The brand new season follows hot on the heels of the popular monthly Market’s glowing annual survey results and, according to Market organisers, there’s never been a better time to buy local!
Market organiser Lorna Jackson said: “The first Farmers’ Market of the year is a sure sign that spring is in the air, and we can’t wait to get started again.
It’s a perfect time to come to Saltburn and stay all day. Wander round the Market, the shops, the cafes, the art galleries, the salesrooms, the pier, and maybe even the beach and the woods. That’s what Saltburn’s all about.”
It all began one cold wintry Saturday in 2008. Frozen to the spot and at the mercy of an Arctic blast's icy grip, Lorna Jackson could have been forgiven for regretting her latest venture.
Huddling for warmth while a blizzard angrily swirled past, she had just launched the first Saltburn Farmer's Market amid bone-chilling Easter temperatures.
It may have been a slightly inauspicious start with some customers put off by the cold, but Lorna is made of sterner stuff and shrugged off those dark clouds, worked hard, and six years on has catapulted the farmers' market into a glowing beacon of locally-sourced food in the North-East.
From its humble beginnings, the monthly market, in Saltburn, east Cleveland, now attracts nearly 10,000 people, with mother-of-two Lorna hoping for continued success.
Lorna, who is a partner in her family-run business, Real Meals Deli, in Saltburn, said: “It was so cold back in 2008, we thought we would freeze if we didn’t keep moving, but we thought we had something special, and were determined to make it work.
We could feel in our bones that last year was just getting busier and busier as it went along, and we are confident we helped about 100,000 people come into the town last year.
Such is the market's success, traders now have to sign up to a waiting list before they can show off their produce to customers.
Lorna studied ecology at university before working as a farm manager in White Waltham, near Maidenhead.
But she is a North-East girl and knows all about a seaside town's unique fabric after picking up pocket money in her younger days by helping to run beach donkey rides.
She said the market was catering for consumers' precise needs, but revealed its origins were not so straightforward.
She said: “The organisers of a folk festival approached us and asked if we would mind if there was a market.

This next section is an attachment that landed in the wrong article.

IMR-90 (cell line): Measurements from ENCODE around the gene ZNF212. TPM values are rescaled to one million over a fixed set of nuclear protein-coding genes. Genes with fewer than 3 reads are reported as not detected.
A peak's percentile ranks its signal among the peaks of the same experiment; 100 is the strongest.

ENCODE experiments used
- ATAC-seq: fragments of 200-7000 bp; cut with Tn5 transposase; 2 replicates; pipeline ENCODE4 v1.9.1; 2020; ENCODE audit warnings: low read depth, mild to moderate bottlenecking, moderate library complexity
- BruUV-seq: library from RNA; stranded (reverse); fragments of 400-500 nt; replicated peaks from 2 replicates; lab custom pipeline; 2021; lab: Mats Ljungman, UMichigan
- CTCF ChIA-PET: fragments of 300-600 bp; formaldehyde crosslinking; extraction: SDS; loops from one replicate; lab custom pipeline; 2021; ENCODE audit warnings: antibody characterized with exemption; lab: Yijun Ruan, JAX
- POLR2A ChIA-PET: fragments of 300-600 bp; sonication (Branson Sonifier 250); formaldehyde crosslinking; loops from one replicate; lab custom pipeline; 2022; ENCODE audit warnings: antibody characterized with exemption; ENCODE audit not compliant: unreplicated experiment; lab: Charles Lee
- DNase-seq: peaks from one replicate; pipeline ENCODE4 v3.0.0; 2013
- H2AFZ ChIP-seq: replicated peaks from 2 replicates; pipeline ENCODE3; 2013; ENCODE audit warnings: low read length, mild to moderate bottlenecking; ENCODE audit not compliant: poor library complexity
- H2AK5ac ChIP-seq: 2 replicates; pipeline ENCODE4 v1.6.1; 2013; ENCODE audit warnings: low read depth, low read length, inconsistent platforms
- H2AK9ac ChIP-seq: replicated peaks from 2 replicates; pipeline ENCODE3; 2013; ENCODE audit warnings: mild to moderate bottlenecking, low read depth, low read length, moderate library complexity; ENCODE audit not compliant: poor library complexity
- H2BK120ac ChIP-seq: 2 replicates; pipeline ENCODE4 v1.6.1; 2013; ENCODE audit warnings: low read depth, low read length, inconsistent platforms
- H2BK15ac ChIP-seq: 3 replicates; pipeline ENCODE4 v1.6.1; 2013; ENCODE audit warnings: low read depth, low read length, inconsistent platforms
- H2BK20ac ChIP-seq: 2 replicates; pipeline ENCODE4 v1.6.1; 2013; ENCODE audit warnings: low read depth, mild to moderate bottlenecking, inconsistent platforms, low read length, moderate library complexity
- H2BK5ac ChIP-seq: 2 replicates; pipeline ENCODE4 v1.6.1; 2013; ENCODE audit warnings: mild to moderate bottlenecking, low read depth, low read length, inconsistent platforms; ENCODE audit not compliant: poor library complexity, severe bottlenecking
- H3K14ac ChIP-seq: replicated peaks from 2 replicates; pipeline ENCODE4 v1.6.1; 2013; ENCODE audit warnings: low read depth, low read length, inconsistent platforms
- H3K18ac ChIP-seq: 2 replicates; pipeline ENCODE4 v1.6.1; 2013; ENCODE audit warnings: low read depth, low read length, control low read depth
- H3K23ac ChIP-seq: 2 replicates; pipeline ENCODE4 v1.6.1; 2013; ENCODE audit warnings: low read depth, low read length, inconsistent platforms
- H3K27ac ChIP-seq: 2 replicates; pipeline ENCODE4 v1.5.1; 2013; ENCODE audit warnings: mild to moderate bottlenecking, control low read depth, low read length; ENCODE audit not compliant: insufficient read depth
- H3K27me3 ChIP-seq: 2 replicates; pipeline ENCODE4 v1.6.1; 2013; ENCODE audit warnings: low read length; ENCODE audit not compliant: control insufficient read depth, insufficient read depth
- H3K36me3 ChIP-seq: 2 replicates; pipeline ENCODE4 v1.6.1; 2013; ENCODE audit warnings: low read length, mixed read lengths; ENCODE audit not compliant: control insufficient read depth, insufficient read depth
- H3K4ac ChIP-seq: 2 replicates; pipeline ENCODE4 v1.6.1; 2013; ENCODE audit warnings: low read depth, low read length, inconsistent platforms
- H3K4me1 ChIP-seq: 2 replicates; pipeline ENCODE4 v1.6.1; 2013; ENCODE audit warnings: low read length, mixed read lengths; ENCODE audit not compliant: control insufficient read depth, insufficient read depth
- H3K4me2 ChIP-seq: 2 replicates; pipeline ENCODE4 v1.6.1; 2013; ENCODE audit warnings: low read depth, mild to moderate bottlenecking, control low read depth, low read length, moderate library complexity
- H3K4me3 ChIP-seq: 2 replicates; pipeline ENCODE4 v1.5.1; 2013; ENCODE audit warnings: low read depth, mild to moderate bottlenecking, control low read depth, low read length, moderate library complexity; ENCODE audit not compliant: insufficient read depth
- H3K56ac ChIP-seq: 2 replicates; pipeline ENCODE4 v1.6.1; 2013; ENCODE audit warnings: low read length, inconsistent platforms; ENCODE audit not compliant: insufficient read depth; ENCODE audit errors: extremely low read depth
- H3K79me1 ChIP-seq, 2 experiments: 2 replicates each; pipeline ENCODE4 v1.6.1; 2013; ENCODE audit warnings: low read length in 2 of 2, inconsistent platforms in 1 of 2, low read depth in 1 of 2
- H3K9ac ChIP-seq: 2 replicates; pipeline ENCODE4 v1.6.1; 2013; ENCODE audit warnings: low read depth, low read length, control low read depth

We had no problem at all, because, if anything, it was only going to increase awareness of good food.
We were then approached about a month later and asked if we wanted to run the market for them as a one-off.
It was extremely successful and someone who runs a Christmas celebration then approached us to do a market for that.
From that point, the market has grown and grown, and it creates such a nice feeling and liveliness in the town.
People have an appetite for how their food is produced and who is producing it, and those queries are answered instantly by the farmers' market.
It is like a theatre on the High Street, it is an exciting and vibrant place to be and people are swept up by that.”
Lorna said there has been a spiked increase after the horsemeat scandal, with customers more eager than ever to find out about their food.
She said: “The markets could not be more topical at the moment because of people's desire and need to know where their food is coming from but also exactly what it is.
That is part of the reason the markets have grown, and that point is made even more clearer when you see how television chefs like Jamie Oliver and Hugh Fearnley-Whittingstall have brought important food issues, such as pig rearing and chicken farming into focus.
The market is great for giving people the information they want and that has been reflected in its success.”
The market returns on Saturday, March 9, and organisers also hope to stage a food festival in August, with Lorna excitedly looking to the future.
She said: “I love the markets and the deli, there is such a good mix of work, but one of the best parts is choosing the products, we taste test our meats, cheeses and salamis, which is fantastic.
But I also enjoy the customer relationship side of the business, engaging with people and talking to them because we have such a great mix of customers.
We wanted to get the appetite for food, rather than squash it, and we have.
Once you get people trying and liking something, they never go back.”
Saltburn Farmers’ Market returns for a brand new season on Saturday 9 March at 9am, just outside Sainsbury’s, near the Railway Station. A popular mix of favourite stalls and special guests sell a mix of fresh seasonal fruit & veg, meat & game, free-range eggs, honey & jams, cakes & fudge, wild mushrooms, fresh herbs & chillies, wine & cheese, plus a range of local art & crafts.